... Gao et al. suggested that CaOx crystal could induce inflammatory reaction and oxidative stress through Akt, ERK1/2, and P38 MAPK pathways and affect amino acid metabolism and fatty acids β oxidation, resulting in kidney injury. Besides, according to a series of studies on the treatment of crystalline kidney injury, hydrogen-rich water (HRW), which has been used in the medical field, attracted our attention due to its activities of anti-oxidation, anti-inflammation, anti-fibrosis, and anti-apoptosis (12). The primary advantages of HRW are that it is a portable, easily administered, and safe means of delivering hydrogen. ...
... The search for a simple method to delay or halt the ageing process has been going on for centuries based on efficient anti-oxidant products. Growing evidence of the ability of hydrogen, either as a gas or solution, to scavenge and selectively inactivate ROS suggest that it could exert protective effects (20). Bathing every day for 3 months in waters containing molecular hydrogen (N=18) has been shown to decrease the oxidation-reduction potential (ORP) and increased the elasticity of human skin (21,22). ...
Article
Persistent oxidative stress plays an important role in a variety of pathologies, and the search for an effective and well tolerated antioxidant agent continues. Molecular hydrogen acts as a therapeutic antioxidant by selectively reducing cytotoxic oxygen radicals. The non-specific mechanism of hydrogen as a therapeutic antioxidant gives it broad therapeutic potential across a wide range of medical applications, as has been shown by a substantial volume of preclinical data, as well as a growing body of clinical evidence. This review provides an overview of the therapeutic potential of hydrogen, in ageing and wellness applications as well as medical applications, including acute ischemia/reperfusion injury, inflammation and ulceration, metabolic disorders, neurodegenerative disorders, and cancer (anti-cancer effects, radiation toxicities, and side effects of cisplatin) with an emphasis on clinical data. Overall, this review shows that hydrogen is an effective antioxidant, anti-inflammatory and cytoprotective agent.
... Hydrogen gas is the lightest known gas. It is colorless and odorless, with only 1/14 of the density of air [9]. Hydrogen gas has strong reducibility and is mainly used as a reducing agent in various industrial reactions to provide electrons to oxidizing substances [10]. ...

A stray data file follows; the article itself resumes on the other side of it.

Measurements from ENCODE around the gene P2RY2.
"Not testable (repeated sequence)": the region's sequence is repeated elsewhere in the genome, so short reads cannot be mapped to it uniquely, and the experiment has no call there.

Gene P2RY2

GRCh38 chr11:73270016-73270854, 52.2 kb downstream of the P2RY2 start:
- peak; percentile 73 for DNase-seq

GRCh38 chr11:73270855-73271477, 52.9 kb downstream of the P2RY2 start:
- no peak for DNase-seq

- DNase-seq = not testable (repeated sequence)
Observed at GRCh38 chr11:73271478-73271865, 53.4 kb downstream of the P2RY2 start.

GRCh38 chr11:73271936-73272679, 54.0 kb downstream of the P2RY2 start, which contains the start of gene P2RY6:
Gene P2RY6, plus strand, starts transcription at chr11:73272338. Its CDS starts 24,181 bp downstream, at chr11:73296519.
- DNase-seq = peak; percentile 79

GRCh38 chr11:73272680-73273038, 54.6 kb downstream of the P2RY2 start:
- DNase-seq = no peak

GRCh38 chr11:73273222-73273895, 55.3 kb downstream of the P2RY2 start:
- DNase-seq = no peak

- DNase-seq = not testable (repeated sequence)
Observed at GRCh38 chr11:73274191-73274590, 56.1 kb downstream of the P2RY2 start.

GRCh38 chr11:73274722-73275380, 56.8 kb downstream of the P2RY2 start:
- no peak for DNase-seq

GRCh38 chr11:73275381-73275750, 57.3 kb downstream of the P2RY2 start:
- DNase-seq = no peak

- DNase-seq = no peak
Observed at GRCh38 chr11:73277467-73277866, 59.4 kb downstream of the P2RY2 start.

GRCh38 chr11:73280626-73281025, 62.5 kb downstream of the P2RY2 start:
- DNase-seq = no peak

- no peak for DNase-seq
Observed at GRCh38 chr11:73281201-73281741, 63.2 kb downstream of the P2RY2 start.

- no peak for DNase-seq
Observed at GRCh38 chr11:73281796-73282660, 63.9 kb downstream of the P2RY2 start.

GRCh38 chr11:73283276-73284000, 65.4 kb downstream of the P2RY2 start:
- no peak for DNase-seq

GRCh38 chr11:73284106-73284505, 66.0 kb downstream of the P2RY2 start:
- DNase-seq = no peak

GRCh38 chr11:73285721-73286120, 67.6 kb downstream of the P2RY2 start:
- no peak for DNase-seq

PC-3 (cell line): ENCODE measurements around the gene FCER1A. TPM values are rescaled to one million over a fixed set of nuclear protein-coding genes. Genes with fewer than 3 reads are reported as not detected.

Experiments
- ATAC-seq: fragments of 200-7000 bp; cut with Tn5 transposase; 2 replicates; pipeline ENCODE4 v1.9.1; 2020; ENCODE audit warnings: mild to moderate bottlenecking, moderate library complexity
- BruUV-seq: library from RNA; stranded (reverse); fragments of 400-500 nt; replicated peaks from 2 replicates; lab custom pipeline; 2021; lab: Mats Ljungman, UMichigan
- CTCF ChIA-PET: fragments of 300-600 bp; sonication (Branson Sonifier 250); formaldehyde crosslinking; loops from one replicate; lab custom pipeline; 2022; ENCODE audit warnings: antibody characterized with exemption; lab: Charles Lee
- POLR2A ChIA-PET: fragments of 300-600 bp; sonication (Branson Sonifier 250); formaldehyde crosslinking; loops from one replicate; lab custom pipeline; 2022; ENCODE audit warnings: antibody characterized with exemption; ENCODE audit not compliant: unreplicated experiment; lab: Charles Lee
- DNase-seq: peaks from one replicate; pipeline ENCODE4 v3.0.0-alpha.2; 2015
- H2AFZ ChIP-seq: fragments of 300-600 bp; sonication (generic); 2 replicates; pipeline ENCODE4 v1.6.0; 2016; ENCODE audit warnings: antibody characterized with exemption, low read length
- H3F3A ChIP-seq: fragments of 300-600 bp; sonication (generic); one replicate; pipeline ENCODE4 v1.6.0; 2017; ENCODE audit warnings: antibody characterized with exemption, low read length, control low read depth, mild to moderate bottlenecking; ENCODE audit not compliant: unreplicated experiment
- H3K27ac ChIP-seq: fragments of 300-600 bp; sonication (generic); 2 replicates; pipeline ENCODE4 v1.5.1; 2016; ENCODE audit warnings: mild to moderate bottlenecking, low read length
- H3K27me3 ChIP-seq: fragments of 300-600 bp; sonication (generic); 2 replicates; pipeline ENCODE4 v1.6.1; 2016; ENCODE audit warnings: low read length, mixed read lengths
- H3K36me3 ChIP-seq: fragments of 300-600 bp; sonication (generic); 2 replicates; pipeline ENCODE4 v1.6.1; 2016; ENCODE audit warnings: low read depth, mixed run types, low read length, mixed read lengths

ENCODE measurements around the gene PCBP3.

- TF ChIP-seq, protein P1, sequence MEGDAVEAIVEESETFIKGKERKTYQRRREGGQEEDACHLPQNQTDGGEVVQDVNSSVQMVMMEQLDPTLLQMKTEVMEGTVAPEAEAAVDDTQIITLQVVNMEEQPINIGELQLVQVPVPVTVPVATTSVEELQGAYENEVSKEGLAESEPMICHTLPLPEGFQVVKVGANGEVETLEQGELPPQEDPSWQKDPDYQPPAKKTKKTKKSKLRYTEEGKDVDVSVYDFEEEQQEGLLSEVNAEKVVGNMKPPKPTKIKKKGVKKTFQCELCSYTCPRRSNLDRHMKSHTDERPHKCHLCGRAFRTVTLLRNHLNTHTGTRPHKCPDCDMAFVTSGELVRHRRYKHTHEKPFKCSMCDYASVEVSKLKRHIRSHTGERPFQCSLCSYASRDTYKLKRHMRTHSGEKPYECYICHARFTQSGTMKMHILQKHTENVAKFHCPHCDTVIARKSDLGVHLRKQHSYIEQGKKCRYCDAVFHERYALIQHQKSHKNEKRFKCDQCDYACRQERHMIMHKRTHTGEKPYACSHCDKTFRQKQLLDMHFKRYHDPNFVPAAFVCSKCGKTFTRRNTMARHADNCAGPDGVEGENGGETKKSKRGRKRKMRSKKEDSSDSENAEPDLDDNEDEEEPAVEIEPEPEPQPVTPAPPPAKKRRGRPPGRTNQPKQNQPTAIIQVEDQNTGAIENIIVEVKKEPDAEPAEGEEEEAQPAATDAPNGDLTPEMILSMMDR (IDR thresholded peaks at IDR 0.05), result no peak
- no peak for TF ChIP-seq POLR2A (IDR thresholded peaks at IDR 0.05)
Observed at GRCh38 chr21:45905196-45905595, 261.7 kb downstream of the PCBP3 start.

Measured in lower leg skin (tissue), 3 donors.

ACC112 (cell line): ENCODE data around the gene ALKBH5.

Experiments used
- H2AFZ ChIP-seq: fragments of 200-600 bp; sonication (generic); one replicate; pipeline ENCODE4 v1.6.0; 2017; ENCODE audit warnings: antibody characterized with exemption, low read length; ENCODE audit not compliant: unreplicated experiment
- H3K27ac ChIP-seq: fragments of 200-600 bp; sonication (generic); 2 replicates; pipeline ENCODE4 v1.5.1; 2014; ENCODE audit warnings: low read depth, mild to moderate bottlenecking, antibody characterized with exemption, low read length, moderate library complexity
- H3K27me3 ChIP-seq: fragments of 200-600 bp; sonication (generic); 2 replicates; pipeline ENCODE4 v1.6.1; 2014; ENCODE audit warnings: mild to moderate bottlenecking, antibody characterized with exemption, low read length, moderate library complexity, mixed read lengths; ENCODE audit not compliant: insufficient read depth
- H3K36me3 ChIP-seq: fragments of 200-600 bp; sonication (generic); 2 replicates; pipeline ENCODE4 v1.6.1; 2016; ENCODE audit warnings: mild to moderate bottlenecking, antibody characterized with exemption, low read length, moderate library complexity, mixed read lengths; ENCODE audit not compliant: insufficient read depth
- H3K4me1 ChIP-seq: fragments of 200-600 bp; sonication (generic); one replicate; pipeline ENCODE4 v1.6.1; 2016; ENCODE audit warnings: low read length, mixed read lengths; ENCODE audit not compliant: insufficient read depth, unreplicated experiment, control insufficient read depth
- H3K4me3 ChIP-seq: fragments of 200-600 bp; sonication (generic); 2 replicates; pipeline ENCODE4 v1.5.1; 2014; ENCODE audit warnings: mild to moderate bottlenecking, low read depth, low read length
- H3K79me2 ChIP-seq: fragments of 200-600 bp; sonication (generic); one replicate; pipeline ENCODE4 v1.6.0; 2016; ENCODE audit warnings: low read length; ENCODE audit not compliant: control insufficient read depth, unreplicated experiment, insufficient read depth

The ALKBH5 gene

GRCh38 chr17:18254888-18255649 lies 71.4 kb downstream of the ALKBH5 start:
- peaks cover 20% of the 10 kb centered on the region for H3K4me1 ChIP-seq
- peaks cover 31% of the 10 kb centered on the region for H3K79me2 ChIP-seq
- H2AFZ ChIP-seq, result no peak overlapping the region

Article
Full-text available
As a small-molecule reductant substance, hydrogen gas has an obvious antioxidant function. It can selectively neutralize hydroxyl radicals (•OH) and peroxynitrite (ONOO•) in cells, reducing oxidative stress damage. The purpose of this study was to investigate the effect of hydrogen gas (3%) on early chronic liver injury (CLI) induced by CCl4 and to preliminarily explore the protective mechanism of hydrogen gas on hepatocytes by observing the expression of uncoupling protein 2 (UCP2) in liver tissue. Here, 32 rats were divided into four groups: the control group, CCl4 group, H2 (hydrogen gas) group, and CCl4 + H2 group. The effect of hydrogen gas on early CLI was observed by serological tests, ELISA, hematoxylin and eosin staining, and oil red O staining. Immunohistochemical staining and Western blotting were used to observe the expression of UCP2 in liver tissues. We found that CCl4 can induce significant steatosis in hepatocytes. When the hydrogen gas was inhaled, hepatocyte steatosis was reduced, and the UCP2 expression level in liver tissue was increased. These results suggest that hydrogen gas might upregulate UCP2 expression levels, reduce the generation of intracellular oxygen free radicals, affect lipid metabolism in liver cells, and play a protective role in liver cells.
... H 2 administration for 9 days significantly elevated SOD-2, and increased the phosphorylation of Akt kinase at Ser473, a cell survival signaling molecule involved in the regulation of Nrf2 (111). Induction of this pathway by hydrogen results in the increase of various antioxidant enzymes such as catalase, superoxide dismutase, and heme oxygenase-1 (38,112,113). ...
Article